AIR | 空気
アメリカでは助けを待っているだけではどうにもならないということを学んだ。自発的に動かなければいけない。まず覚えたフレーズは”I need help”だ。授業終わりまで放って置かれないように使った。次に、”This is mine”を覚えた。クラスメイトに貸した日本製文房具をちゃんと返してもらえるようにになった。空気を読むなんてどうでもいい。はっきりと発言しなければ何もできない世界だった。
In almost anywhere in the world, “air” is a synonym for oxygen, a transparent, odorless gas that people notice only when it is lacking. Otherwise, it is just there. But in Japan, “air” has another, additional meaning.
Ku-ki wo yomu, literally meaning “reading the air,” is something you learn to do while growing up in Japan. To read the air is to catch little hints in situations. It’s knowing what to say and what not to say. People gauge other people’s feelings by watching their facial expressions. Subordinates strategically avoid speaking to their boss when he is furrowing his eyebrows and holding his head. Many couples don’t show much affection in public to avoid being a nuisance to others. As a rule, students don’t ask questions at the end of a lecture to avoid prolonging class time. To read the air is to understand the meanings behind subtle gestures and knowing how to act.
I learned the uniqueness of this “air-reading” culture after I left it. I moved to Kansas City during the winter of my first grade year in 2003, knowing no English at all. On my first day of school, I was naturally clueless. Two days before winter holiday break, the classroom was teeming with festive vibes. After I sat through a few classes, the teacher moved from the front of the whiteboard to the door, saying something. My classmates lined up behind her. It seemed like we were going somewhere. The teacher came toward me and said something, with a slightly higher intonation at the end. I blinked my eyes in confusion. She kept on looking at me, eyebrows raised and head tilted. Was she asking me a question? Panicking, I said “yes.” It’s more polite to say “yes” than “no,” right? She smiled, took my hand, and took me to the very front of the line.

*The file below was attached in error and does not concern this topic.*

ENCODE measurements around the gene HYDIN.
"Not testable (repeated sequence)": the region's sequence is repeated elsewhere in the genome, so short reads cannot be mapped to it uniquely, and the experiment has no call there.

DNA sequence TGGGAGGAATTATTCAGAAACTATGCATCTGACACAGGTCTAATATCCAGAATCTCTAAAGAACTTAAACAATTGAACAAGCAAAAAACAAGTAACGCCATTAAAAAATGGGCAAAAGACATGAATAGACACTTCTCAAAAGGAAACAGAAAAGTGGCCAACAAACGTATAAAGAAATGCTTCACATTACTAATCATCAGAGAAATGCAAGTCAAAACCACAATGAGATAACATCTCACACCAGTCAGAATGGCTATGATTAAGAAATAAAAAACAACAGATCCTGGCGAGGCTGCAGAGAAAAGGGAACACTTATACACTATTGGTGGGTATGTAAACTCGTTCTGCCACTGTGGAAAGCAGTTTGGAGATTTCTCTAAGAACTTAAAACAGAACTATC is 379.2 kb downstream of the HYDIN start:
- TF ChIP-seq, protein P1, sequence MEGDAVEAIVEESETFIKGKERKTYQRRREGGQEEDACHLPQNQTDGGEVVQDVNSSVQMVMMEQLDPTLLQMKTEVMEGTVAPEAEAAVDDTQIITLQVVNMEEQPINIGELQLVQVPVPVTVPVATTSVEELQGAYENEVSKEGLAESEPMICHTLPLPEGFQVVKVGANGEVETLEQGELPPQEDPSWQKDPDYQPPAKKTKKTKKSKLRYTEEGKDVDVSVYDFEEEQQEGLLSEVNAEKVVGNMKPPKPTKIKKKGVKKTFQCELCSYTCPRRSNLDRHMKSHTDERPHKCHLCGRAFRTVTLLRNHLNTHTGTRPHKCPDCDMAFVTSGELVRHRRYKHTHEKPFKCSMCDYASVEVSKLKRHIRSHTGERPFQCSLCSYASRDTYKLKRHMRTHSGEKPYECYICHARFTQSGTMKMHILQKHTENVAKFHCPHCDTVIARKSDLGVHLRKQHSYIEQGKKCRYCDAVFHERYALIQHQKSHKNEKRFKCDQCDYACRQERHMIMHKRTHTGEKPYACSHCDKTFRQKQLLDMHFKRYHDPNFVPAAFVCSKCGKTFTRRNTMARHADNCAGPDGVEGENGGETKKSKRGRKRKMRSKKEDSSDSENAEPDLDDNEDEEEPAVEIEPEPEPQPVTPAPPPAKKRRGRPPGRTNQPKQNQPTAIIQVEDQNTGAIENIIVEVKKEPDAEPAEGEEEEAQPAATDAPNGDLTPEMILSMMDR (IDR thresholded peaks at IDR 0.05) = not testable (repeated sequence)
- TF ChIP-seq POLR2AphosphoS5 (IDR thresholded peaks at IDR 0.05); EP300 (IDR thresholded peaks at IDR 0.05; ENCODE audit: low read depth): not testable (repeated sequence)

I figured out an hour later that my teacher had asked me if I could sing “Rudolph the Red-Nosed Reindeer.” I could barely introduce myself — how in the world would I be able to sing that song? But I had answered “yes.” In a single-file line, my class headed into the gym, where students from all grades were gathered for the annual holiday assembly. The assembly began with a brief speech from the principal. Then the kindergarteners stood up to sing. After the kindergarten song was finished, the students from my class stood up. Startled, I followed. The familiar melody of “Rudolph” started to stream from the speakers and the kids around me began to sing the English lyrics. I was in the front row, moving my lips with no sound, feeling the scorching stares from other students saying, “Why isn’t she
So then, I learned that in America, I could not expect people to come and help me. I had to do that on my own. The first useful phrase I learned was “I need help.” This assured not being abandoned until the end of class. Then I learned “This is mine.” It assured that I would actually get back my stationary that my classmates took. Forget reading the air, being clear and direct was the key to survival.
In 2007, a Japanese media company nominated “KY” as the word of the year. “KY” is short for Ku-ki Yomenai, not being able to read the air. The people popular- ized the term by using it to describe then prime minister Shinzo Abe, who kept on raising the agenda of constitutional amendment on military power when the public clearly wanted him to address other agendas instead. As a leader who couldn’t read the air, Abe became an outcast. Citizens and opposing party politicians called his government the Abe “KY” Cabinet. With a plummeting approval rate, Abe resigned a year after inauguration (he was later reelected). It was due to a sudden case of “gastrointestinal dysfunction.” But the politicians, the media, and the people knew that it was not his physical state that terminated his term, but social, psychological pressure.